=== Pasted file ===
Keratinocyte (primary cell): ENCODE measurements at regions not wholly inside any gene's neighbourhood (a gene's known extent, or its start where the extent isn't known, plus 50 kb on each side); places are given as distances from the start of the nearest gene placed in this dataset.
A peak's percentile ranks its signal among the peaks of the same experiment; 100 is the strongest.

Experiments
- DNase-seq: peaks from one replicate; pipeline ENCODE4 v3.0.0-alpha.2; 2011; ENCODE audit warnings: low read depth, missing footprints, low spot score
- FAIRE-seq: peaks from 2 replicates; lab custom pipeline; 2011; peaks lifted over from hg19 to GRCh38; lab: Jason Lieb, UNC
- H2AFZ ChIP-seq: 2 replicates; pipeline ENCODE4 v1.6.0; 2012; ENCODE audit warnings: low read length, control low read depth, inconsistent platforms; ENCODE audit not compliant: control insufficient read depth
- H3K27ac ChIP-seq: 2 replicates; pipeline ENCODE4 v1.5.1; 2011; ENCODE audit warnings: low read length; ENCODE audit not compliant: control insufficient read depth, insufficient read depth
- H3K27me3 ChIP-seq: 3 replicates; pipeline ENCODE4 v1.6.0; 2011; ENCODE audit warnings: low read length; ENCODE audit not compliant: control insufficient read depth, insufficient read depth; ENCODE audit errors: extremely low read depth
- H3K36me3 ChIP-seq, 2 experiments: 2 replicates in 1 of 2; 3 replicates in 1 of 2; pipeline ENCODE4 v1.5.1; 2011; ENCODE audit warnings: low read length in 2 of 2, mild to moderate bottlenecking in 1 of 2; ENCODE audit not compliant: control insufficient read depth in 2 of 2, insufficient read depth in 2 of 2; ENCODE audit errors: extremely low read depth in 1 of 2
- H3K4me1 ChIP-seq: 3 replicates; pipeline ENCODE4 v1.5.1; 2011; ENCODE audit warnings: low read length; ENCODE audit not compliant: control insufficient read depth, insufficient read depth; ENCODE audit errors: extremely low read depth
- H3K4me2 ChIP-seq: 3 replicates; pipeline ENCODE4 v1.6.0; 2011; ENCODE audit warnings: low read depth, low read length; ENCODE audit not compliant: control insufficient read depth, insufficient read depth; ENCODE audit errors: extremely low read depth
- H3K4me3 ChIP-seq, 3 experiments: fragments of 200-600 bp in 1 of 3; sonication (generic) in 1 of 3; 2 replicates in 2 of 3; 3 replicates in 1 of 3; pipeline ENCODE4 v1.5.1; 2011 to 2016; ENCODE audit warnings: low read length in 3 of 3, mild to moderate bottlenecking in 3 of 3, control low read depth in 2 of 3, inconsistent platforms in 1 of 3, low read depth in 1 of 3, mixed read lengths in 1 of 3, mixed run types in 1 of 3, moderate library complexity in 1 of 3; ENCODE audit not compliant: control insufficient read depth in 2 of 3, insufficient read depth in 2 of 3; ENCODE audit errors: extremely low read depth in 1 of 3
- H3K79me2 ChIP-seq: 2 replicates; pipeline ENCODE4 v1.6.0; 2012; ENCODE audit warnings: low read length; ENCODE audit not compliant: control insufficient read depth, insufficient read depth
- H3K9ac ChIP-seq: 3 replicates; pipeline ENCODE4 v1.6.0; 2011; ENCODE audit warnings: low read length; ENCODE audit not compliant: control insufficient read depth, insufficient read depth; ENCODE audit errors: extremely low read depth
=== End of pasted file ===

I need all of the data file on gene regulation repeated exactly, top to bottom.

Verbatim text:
Keratinocyte (primary cell): ENCODE measurements at regions not wholly inside any gene's neighbourhood (a gene's known extent, or its start where the extent isn't known, plus 50 kb on each side); places are given as distances from the start of the nearest gene placed in this dataset.
A peak's percentile ranks its signal among the peaks of the same experiment; 100 is the strongest.

Experiments
- DNase-seq: peaks from one replicate; pipeline ENCODE4 v3.0.0-alpha.2; 2011; ENCODE audit warnings: low read depth, missing footprints, low spot score
- FAIRE-seq: peaks from 2 replicates; lab custom pipeline; 2011; peaks lifted over from hg19 to GRCh38; lab: Jason Lieb, UNC
- H2AFZ ChIP-seq: 2 replicates; pipeline ENCODE4 v1.6.0; 2012; ENCODE audit warnings: low read length, control low read depth, inconsistent platforms; ENCODE audit not compliant: control insufficient read depth
- H3K27ac ChIP-seq: 2 replicates; pipeline ENCODE4 v1.5.1; 2011; ENCODE audit warnings: low read length; ENCODE audit not compliant: control insufficient read depth, insufficient read depth
- H3K27me3 ChIP-seq: 3 replicates; pipeline ENCODE4 v1.6.0; 2011; ENCODE audit warnings: low read length; ENCODE audit not compliant: control insufficient read depth, insufficient read depth; ENCODE audit errors: extremely low read depth
- H3K36me3 ChIP-seq, 2 experiments: 2 replicates in 1 of 2; 3 replicates in 1 of 2; pipeline ENCODE4 v1.5.1; 2011; ENCODE audit warnings: low read length in 2 of 2, mild to moderate bottlenecking in 1 of 2; ENCODE audit not compliant: control insufficient read depth in 2 of 2, insufficient read depth in 2 of 2; ENCODE audit errors: extremely low read depth in 1 of 2
- H3K4me1 ChIP-seq: 3 replicates; pipeline ENCODE4 v1.5.1; 2011; ENCODE audit warnings: low read length; ENCODE audit not compliant: control insufficient read depth, insufficient read depth; ENCODE audit errors: extremely low read depth
- H3K4me2 ChIP-seq: 3 replicates; pipeline ENCODE4 v1.6.0; 2011; ENCODE audit warnings: low read depth, low read length; ENCODE audit not compliant: control insufficient read depth, insufficient read depth; ENCODE audit errors: extremely low read depth
- H3K4me3 ChIP-seq, 3 experiments: fragments of 200-600 bp in 1 of 3; sonication (generic) in 1 of 3; 2 replicates in 2 of 3; 3 replicates in 1 of 3; pipeline ENCODE4 v1.5.1; 2011 to 2016; ENCODE audit warnings: low read length in 3 of 3, mild to moderate bottlenecking in 3 of 3, control low read depth in 2 of 3, inconsistent platforms in 1 of 3, low read depth in 1 of 3, mixed read lengths in 1 of 3, mixed run types in 1 of 3, moderate library complexity in 1 of 3; ENCODE audit not compliant: control insufficient read depth in 2 of 3, insufficient read depth in 2 of 3; ENCODE audit errors: extremely low read depth in 1 of 3
- H3K79me2 ChIP-seq: 2 replicates; pipeline ENCODE4 v1.6.0; 2012; ENCODE audit warnings: low read length; ENCODE audit not compliant: control insufficient read depth, insufficient read depth
- H3K9ac ChIP-seq: 3 replicates; pipeline ENCODE4 v1.6.0; 2011; ENCODE audit warnings: low read length; ENCODE audit not compliant: control insufficient read depth, insufficient read depth; ENCODE audit errors: extremely low read depth